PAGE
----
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reverse mortgage

As Markets Wobble, Will We See a Wave of Reverse Mortgages?

May 5, 2020

Reverse Mortgages -- Are we Seeing a Boom?

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Over the past three months, the stock market has been on a roller coaster. Investment portfolios have followed suit, which could be particularly concerning for those who are counting on those funds for retirement.

For those close to retirement, a lack of savings may mean monthly expenses go unpaid. As a result, retirees may be considering a reverse mortgage to bring in much-needed cash.

“Retirement accounts have been suffering under the macroeconomic conditions that we see out there today. People are looking at the use of home equity to absorb some of those shocks in their retirement plans,” says Steve Irwin, president of the National Reverse Mortgage Lenders Association.

Because there’s a long lead time for a reverse mortgage, Irwin says it’s too early to tell if the numbers are up. However, a leading indicator shows we might be on the edge of a wave of reverse mortgages.

NRMLA data shows an uptick in consumers who’ve taken the initial step and completed the financial counseling needed to proceed with a reverse mortgage. Irwin says counseling sessions in the month of March were up 25% compared with the year before.

Before homeowners can apply for a reverse mortgage or complete a final application, they must complete independent third-party counseling, he notes, adding that those counseling sessions are up significantly in the first quarter.

Historically, those counseling sessions had to be done in-person, but because of the COVID-19 pandemic, some states have allowed online sessions.

Reverse mortgage basics

Since the first reverse mortgage in 1990, over a million have been issued and currently about 550,000 are outstanding, according to the NRMLA. Unlike a forward mortgage, in which you pay down a loan to live in your home, a reverse mortgage draws from the equity you’ve built up in your home.

To qualify for a reverse mortgage you must meet the following criteria:

  • Be aged 62 or older
  • Own your property outright or owe a small amount on a traditional mortgage
  • Live in the home as your primary residence
  • Not be delinquent on any federal debt
  • Meet with an approved counselor

Most reverse mortgages are backed by the Federal Housing Administration as part of the Home Equity Conversion Mortgage program. Once approved, a borrower can withdraw funds as a lump sum, a fixed monthly amount, a line of credit, or a combination of these options. The loan comes due when the borrower either moves out or dies.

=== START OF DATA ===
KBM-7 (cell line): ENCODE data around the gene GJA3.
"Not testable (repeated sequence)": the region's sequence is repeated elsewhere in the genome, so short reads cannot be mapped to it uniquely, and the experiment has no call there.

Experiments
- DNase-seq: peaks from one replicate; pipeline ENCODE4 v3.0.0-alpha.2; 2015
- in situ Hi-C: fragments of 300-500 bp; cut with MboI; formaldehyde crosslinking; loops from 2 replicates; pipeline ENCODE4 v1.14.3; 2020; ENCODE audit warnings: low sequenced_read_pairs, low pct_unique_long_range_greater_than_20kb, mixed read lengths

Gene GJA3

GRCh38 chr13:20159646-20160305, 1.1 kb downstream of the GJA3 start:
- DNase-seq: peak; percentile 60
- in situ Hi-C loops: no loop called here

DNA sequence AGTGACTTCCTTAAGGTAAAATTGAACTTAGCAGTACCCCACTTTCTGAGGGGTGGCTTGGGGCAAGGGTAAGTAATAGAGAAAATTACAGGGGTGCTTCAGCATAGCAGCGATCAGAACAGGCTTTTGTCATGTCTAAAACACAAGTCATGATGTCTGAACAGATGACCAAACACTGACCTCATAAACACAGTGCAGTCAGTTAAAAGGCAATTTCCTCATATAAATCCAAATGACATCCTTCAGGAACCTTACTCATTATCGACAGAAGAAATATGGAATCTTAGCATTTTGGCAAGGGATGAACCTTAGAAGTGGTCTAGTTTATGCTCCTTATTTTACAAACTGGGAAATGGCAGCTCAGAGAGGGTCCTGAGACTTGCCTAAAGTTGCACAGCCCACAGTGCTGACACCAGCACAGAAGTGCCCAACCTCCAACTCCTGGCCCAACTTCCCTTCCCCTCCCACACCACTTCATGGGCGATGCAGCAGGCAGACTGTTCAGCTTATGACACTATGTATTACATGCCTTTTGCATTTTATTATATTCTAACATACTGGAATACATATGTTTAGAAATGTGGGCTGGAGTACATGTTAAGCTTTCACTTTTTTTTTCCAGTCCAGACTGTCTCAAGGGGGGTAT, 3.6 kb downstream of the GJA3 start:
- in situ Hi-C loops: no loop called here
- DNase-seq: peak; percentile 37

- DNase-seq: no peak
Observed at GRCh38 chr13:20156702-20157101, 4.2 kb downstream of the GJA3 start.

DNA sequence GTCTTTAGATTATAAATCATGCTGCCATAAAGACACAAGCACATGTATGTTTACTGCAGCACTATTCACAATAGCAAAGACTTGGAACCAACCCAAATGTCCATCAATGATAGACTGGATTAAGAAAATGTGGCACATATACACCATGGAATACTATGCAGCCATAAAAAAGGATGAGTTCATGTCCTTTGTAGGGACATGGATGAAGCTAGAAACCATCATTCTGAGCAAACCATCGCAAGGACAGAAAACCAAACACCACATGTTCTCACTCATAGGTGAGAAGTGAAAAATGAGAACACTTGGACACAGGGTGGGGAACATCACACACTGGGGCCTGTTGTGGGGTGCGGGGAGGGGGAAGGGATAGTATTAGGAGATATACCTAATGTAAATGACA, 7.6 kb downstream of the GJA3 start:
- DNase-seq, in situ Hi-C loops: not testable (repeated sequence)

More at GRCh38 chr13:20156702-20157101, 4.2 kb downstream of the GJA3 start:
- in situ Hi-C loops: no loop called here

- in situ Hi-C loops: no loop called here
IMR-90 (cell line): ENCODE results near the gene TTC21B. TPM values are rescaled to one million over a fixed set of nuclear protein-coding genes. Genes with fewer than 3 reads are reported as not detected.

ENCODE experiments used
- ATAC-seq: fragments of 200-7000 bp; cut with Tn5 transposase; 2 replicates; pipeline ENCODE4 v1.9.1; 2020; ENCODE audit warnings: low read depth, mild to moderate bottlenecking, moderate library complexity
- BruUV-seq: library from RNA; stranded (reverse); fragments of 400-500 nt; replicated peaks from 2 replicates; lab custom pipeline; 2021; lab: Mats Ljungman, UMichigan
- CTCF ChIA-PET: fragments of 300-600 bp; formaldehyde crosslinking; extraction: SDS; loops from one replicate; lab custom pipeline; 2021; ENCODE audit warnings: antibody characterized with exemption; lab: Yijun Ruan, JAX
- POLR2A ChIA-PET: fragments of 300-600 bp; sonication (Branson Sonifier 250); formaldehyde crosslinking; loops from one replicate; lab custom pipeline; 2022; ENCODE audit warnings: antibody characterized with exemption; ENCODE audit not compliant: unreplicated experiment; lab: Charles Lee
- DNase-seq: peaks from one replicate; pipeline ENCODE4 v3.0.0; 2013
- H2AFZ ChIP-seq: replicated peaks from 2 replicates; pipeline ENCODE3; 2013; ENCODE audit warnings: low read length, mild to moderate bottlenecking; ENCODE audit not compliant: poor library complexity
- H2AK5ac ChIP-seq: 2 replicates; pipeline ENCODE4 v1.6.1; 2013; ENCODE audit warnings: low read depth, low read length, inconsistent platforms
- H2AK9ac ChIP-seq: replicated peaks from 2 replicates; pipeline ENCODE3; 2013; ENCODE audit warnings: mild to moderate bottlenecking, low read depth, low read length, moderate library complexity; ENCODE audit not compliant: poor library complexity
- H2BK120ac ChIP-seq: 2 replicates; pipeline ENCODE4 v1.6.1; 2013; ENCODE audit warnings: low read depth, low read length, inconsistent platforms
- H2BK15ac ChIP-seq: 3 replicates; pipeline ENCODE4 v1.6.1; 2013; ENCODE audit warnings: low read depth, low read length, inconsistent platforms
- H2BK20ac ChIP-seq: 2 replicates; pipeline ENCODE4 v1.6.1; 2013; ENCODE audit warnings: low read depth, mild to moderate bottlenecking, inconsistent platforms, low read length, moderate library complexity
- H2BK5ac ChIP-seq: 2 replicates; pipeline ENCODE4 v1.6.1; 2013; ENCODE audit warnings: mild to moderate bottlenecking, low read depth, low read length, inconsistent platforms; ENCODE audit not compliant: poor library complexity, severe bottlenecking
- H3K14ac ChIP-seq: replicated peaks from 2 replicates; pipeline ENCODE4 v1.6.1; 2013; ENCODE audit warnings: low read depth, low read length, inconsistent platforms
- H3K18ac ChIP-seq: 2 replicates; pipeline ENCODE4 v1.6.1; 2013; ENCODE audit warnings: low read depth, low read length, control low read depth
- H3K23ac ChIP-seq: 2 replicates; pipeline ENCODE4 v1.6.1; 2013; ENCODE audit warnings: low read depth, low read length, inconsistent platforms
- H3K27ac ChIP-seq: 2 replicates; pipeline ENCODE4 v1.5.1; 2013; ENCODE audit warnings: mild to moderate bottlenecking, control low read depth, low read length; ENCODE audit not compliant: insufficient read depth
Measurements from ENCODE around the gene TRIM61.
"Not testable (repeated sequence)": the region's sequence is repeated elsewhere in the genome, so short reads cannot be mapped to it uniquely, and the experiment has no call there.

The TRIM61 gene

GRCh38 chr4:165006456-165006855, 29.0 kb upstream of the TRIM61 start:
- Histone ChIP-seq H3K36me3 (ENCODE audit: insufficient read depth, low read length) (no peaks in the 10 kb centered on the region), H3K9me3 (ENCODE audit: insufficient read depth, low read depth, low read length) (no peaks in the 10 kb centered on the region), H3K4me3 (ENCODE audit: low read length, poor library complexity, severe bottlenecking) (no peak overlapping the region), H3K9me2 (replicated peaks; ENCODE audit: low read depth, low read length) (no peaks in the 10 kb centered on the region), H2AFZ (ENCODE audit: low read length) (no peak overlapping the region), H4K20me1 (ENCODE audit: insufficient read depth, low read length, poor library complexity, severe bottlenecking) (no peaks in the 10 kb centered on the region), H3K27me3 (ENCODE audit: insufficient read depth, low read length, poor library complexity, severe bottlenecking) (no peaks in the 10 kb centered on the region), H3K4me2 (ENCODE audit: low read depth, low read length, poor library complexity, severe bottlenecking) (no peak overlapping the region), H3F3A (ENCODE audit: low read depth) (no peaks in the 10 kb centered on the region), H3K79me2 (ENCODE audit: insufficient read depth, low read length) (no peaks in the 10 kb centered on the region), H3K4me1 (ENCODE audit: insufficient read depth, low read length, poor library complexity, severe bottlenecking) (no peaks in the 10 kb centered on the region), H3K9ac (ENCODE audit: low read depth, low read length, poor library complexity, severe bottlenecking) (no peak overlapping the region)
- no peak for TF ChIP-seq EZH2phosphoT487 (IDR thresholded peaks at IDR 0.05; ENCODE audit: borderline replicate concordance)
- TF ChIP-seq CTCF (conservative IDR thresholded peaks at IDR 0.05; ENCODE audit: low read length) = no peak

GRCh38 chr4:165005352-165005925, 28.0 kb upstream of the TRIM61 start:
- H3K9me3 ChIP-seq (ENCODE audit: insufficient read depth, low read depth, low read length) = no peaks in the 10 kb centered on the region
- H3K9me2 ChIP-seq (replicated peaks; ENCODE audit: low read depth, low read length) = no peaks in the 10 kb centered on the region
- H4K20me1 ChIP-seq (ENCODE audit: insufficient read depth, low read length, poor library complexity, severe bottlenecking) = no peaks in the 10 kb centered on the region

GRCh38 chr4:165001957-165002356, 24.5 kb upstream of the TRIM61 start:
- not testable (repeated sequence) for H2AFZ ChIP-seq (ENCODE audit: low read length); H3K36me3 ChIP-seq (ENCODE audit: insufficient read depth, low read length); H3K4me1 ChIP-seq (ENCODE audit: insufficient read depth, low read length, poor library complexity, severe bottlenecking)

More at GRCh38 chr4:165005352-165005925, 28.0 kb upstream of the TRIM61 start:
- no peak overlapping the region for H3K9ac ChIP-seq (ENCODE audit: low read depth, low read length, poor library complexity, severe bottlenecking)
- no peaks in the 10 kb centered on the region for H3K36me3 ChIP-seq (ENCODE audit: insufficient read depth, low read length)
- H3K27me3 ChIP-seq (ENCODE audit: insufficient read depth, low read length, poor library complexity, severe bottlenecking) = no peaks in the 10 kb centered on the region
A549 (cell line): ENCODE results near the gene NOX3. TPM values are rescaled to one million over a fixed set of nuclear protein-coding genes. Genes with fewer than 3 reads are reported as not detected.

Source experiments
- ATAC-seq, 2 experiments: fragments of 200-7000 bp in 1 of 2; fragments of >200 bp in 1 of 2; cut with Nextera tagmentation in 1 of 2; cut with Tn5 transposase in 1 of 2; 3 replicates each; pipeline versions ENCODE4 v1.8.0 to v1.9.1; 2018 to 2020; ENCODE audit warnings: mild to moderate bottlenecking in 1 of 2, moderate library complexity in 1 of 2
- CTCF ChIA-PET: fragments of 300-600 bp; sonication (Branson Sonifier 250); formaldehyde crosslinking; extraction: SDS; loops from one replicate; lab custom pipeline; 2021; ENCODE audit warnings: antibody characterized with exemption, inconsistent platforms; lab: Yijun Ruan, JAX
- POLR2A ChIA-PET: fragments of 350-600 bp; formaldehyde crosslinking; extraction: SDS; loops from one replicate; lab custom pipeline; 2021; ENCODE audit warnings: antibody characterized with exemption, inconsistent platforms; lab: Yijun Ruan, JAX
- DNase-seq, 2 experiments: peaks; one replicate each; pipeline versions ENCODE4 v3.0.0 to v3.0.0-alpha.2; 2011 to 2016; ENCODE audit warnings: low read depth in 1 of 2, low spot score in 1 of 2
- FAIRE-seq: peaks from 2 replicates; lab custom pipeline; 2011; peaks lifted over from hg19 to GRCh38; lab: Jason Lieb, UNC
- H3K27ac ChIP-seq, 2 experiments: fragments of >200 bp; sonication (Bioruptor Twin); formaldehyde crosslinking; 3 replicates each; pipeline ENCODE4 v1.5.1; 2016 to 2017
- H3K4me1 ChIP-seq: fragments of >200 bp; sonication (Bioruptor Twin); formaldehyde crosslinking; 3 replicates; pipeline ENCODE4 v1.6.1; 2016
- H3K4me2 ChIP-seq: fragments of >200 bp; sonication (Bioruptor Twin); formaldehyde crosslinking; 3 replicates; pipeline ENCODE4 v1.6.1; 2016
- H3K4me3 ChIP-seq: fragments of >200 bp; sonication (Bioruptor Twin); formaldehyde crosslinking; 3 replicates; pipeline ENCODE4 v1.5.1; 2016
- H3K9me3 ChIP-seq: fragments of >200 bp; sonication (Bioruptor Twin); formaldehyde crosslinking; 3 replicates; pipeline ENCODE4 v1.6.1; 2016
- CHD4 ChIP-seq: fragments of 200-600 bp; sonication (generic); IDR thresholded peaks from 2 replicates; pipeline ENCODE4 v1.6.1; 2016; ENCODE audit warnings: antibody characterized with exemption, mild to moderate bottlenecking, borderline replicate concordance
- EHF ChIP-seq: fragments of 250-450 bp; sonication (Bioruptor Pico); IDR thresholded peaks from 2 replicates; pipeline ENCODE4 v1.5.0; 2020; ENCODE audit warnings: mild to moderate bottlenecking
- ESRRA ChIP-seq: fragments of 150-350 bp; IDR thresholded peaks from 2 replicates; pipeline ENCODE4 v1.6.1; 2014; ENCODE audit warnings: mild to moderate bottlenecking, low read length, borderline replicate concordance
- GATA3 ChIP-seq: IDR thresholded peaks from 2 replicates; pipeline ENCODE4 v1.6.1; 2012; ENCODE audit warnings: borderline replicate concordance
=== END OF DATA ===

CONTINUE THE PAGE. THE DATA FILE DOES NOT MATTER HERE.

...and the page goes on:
And although the instant hit of cash may be a welcome development, the homeowner is still responsible for other monthly payments.

“Keep in mind with reverse mortgages … you still have to have the financial resources to live in the house,” says Mary Bell Carlson, the accredited financial counselor behind the Chief Financial Mom. “You’re going to be living in the house, you still owe the property taxes, you still owe the insurance, the HOA, and all the maintenance on the home while you’re living there.”

One other note: As with a traditional mortgage, there are fees and upfront costs.

Is now a good time for a reverse mortgage?

Keep in mind, a reverse mortgage will hand you money, but the lender uses the equity in your home to give you that money.

“The amount of funds available through a reverse mortgage are calculated based on the age of the borrower, or in the case of a couple, the youngest person’s age, the home’s value, and the interest rates in effect at the time,” Irwin explains. “The lower the interest rate, the greater percentage of equity that can be made available.”

Currently, interest rates are at historic lows.

“We understand a lot of people have been looking at the reverse mortgage and just haven’t decided whether or not to move forward. But they understand that responsible use of home equity can absorb different shocks to people’s income streams,” Irwin says.

Another pandemic-related factor in play? Nursing homes and assisted-care facilities aren’t exactly an appealing option in the current climate. This may partly be why some seniors are opting to stay put in their own homes.

“We know that people want to age in place, and I think many senior homeowners who may have been considering moving or moving to a care facility are almost hesitant and reluctant to go anywhere right now,” says Irwin.

Before contemplating a reverse mortgage in the current environment, you must consider if you can still pay the expenses that come with owning a home. Lower interest rates will mean more cash in your hand, but if you don’t have funds set aside to cover needed repairs, maintenance, and other expenses of homeownership, pause for a moment to suss out your best option.

“A [reverse mortgage] doesn’t mean that [borrowers] just live scot-free in the home. They still have to have some kind of cash flow to keep up the home, and they can’t let the home fall into complete disrepair. That is a violation of the contract, and they could lose the house for that,” Carlson says.

Irwin says the answer depends on each homeowner’s situation.

“This is an individual case-by-case decision, and we want to ensure that it is a decision that’s carefully considered and discussed with trusted advisers and family members. But from strictly the available amount of proceeds given the current interest rate, yes, it is a good time.”

The future of reverse mortgages

Irwin says he expects more seniors to look at reverse mortgages as the pandemic-fueled financial crisis continues.